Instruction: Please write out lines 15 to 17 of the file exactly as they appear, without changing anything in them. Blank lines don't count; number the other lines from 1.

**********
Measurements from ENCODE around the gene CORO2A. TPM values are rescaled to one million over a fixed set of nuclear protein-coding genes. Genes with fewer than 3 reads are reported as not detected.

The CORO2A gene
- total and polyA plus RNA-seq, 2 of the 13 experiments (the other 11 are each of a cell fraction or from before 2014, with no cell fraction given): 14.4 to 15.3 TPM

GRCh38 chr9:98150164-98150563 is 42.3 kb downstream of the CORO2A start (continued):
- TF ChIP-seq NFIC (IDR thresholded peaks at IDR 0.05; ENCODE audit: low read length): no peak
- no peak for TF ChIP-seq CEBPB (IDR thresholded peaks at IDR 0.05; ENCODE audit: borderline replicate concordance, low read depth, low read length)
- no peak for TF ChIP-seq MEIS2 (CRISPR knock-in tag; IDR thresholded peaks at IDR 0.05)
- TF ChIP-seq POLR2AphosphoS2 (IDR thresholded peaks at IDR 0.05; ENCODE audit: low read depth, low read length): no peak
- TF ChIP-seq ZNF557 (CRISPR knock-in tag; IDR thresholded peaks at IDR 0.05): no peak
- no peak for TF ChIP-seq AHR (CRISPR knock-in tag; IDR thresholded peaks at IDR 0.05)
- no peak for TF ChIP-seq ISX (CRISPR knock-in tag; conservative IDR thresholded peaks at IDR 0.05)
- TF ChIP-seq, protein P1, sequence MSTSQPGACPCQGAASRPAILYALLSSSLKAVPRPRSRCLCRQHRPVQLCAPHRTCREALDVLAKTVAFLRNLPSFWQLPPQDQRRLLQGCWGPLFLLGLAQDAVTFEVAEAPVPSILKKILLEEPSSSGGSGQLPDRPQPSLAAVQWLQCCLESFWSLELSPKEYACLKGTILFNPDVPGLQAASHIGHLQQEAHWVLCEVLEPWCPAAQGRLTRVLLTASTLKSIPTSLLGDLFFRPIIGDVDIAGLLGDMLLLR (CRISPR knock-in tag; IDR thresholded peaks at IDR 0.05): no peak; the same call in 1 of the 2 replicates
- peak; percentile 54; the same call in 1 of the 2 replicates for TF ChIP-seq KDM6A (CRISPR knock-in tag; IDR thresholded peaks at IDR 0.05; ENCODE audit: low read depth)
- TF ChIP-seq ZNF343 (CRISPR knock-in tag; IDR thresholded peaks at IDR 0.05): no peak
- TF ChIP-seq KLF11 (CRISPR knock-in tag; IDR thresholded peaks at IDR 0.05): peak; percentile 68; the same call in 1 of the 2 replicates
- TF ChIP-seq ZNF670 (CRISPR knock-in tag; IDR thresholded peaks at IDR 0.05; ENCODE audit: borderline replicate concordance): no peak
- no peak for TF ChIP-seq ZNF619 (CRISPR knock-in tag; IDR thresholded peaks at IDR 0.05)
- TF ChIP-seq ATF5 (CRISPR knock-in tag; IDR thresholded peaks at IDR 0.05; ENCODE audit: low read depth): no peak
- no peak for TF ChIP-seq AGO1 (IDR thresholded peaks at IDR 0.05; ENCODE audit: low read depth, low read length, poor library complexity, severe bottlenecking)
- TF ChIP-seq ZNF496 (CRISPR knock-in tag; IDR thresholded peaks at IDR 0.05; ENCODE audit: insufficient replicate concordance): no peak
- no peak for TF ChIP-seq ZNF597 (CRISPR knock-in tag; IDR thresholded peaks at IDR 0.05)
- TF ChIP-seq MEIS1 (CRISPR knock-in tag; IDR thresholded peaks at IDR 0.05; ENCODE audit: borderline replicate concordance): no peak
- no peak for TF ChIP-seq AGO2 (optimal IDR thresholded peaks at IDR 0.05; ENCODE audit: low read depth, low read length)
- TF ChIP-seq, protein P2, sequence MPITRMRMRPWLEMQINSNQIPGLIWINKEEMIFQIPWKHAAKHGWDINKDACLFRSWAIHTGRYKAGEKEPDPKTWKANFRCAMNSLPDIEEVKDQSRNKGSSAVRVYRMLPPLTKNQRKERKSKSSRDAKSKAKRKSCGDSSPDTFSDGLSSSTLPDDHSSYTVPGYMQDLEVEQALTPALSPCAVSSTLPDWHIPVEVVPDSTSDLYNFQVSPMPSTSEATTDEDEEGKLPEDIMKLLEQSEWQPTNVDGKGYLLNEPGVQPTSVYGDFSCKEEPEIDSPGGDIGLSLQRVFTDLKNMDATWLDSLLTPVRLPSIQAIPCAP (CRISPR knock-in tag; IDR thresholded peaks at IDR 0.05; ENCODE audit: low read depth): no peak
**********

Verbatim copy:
- TF ChIP-seq KLF11 (CRISPR knock-in tag; IDR thresholded peaks at IDR 0.05): peak; percentile 68; the same call in 1 of the 2 replicates
- TF ChIP-seq ZNF670 (CRISPR knock-in tag; IDR thresholded peaks at IDR 0.05; ENCODE audit: borderline replicate concordance): no peak
- no peak for TF ChIP-seq ZNF619 (CRISPR knock-in tag; IDR thresholded peaks at IDR 0.05)